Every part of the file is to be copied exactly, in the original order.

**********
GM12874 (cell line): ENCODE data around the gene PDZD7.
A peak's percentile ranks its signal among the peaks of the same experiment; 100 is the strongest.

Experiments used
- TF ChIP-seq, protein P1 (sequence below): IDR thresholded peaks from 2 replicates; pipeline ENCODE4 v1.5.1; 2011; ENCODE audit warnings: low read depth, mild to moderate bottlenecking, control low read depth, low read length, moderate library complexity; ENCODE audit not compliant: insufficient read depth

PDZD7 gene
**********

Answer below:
GM12874 (cell line): ENCODE data around the gene PDZD7.
A peak's percentile ranks its signal among the peaks of the same experiment; 100 is the strongest.

Experiments used
- TF ChIP-seq, protein P1 (sequence below): IDR thresholded peaks from 2 replicates; pipeline ENCODE4 v1.5.1; 2011; ENCODE audit warnings: low read depth, mild to moderate bottlenecking, control low read depth, low read length, moderate library complexity; ENCODE audit not compliant: insufficient read depth

PDZD7 gene